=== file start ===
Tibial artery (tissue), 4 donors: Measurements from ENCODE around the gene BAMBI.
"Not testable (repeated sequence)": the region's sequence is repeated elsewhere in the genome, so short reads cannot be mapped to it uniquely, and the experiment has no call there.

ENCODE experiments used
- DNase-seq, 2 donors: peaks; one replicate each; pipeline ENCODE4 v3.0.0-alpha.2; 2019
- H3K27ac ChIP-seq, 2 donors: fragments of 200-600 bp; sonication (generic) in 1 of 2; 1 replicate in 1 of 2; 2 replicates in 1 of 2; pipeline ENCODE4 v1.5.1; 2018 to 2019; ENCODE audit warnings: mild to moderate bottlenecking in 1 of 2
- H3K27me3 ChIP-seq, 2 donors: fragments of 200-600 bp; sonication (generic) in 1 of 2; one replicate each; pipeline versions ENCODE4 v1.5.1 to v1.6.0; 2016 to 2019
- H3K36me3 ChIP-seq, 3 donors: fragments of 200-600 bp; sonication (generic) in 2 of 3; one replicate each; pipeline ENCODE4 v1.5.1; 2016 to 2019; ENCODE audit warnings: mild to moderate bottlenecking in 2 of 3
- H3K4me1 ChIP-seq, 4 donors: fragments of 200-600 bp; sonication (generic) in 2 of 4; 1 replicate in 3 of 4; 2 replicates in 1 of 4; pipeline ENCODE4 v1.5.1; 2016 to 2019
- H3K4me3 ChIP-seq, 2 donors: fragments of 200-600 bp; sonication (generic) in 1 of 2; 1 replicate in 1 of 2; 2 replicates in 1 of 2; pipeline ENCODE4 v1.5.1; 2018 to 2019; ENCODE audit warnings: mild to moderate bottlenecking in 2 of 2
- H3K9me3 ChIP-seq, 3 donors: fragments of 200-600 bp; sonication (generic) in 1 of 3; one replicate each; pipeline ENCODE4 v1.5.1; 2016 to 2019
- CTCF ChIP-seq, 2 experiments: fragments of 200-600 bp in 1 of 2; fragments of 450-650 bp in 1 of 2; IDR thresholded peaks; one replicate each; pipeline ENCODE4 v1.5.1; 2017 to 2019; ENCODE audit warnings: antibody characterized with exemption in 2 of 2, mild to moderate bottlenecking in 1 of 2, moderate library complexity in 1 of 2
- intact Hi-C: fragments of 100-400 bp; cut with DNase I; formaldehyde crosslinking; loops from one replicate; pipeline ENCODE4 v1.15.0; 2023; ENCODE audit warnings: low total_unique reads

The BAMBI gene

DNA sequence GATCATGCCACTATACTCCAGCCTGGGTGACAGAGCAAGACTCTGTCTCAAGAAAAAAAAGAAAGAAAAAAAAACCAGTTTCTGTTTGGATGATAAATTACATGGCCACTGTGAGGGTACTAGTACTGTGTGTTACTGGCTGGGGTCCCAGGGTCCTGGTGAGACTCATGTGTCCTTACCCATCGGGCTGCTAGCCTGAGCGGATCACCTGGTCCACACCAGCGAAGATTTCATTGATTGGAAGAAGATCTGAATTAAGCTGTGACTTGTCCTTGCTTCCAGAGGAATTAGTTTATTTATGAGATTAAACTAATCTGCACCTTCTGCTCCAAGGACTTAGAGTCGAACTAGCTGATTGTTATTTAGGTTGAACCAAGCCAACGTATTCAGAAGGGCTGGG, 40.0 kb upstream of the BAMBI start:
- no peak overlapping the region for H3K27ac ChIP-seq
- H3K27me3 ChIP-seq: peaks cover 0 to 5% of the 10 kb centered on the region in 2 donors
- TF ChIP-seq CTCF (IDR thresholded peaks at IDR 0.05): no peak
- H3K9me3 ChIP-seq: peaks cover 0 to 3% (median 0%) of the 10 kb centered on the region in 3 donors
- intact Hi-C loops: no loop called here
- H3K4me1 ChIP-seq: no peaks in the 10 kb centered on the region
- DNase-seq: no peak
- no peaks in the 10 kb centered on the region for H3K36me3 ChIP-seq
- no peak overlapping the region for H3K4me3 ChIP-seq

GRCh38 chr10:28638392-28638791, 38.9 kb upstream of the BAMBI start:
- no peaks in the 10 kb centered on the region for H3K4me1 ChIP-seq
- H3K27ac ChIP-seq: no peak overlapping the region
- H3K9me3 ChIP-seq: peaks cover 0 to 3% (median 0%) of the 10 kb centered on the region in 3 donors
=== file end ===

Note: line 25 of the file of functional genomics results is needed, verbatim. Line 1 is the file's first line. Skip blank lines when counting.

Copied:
- no peaks in the 10 kb centered on the region for H3K4me1 ChIP-seq